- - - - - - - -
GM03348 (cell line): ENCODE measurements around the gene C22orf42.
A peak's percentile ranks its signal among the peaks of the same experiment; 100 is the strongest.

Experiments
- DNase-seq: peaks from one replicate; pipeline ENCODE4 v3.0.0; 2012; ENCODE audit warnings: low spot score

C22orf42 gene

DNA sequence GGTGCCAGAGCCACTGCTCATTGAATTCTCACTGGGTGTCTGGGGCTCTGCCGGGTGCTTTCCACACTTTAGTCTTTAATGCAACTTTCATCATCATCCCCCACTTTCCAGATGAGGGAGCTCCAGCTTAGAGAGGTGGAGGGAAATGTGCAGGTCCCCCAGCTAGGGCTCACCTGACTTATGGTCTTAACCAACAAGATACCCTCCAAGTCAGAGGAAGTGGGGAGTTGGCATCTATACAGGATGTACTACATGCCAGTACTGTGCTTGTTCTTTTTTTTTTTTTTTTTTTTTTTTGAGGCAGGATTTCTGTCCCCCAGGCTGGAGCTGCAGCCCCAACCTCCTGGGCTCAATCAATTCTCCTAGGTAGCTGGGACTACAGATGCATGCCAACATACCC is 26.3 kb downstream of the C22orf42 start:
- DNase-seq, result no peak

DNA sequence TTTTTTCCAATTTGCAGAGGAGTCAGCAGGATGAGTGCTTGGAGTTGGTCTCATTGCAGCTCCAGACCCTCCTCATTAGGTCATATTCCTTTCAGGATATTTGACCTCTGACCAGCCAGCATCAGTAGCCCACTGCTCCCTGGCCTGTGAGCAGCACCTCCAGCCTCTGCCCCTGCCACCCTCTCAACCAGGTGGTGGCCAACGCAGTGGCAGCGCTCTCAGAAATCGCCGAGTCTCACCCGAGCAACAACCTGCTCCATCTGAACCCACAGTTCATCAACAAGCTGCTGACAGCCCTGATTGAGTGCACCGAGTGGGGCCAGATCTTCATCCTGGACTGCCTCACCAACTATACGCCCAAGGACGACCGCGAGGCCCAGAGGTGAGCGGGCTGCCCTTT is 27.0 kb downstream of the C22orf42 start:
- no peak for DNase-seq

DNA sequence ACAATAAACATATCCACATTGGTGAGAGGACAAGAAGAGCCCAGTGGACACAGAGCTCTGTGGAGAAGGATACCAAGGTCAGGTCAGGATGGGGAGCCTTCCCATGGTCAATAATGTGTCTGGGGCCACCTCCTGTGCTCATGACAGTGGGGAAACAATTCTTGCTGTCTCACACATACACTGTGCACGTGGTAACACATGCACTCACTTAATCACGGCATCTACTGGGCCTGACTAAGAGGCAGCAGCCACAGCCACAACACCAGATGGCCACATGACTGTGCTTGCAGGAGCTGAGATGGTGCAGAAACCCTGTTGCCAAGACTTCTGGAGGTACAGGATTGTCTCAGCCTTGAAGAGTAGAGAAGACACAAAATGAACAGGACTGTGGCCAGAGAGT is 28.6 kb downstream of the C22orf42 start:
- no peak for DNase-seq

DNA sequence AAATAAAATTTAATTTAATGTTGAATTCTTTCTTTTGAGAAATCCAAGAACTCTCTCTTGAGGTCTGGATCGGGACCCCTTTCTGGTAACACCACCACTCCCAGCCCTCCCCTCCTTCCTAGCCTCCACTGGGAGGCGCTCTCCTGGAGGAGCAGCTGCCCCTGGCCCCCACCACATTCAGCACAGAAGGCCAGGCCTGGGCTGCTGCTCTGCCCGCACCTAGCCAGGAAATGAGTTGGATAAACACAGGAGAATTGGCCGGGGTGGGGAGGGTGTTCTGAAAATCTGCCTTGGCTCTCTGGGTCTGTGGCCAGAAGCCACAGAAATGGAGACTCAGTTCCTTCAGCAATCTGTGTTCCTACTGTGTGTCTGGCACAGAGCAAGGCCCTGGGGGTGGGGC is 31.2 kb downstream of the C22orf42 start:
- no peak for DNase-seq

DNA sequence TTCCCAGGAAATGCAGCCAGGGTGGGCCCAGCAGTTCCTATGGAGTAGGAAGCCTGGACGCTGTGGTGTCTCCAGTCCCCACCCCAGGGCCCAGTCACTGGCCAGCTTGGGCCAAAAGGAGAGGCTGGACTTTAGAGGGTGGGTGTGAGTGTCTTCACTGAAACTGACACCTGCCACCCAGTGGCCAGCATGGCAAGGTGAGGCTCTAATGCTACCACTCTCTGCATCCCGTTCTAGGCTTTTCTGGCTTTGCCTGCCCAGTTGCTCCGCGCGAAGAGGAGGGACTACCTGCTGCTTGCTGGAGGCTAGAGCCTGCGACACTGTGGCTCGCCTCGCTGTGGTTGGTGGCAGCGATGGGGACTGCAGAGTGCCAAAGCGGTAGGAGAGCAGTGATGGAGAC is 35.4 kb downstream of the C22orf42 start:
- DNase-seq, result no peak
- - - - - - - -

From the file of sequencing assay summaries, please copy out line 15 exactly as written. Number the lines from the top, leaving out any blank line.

- DNase-seq, result no peak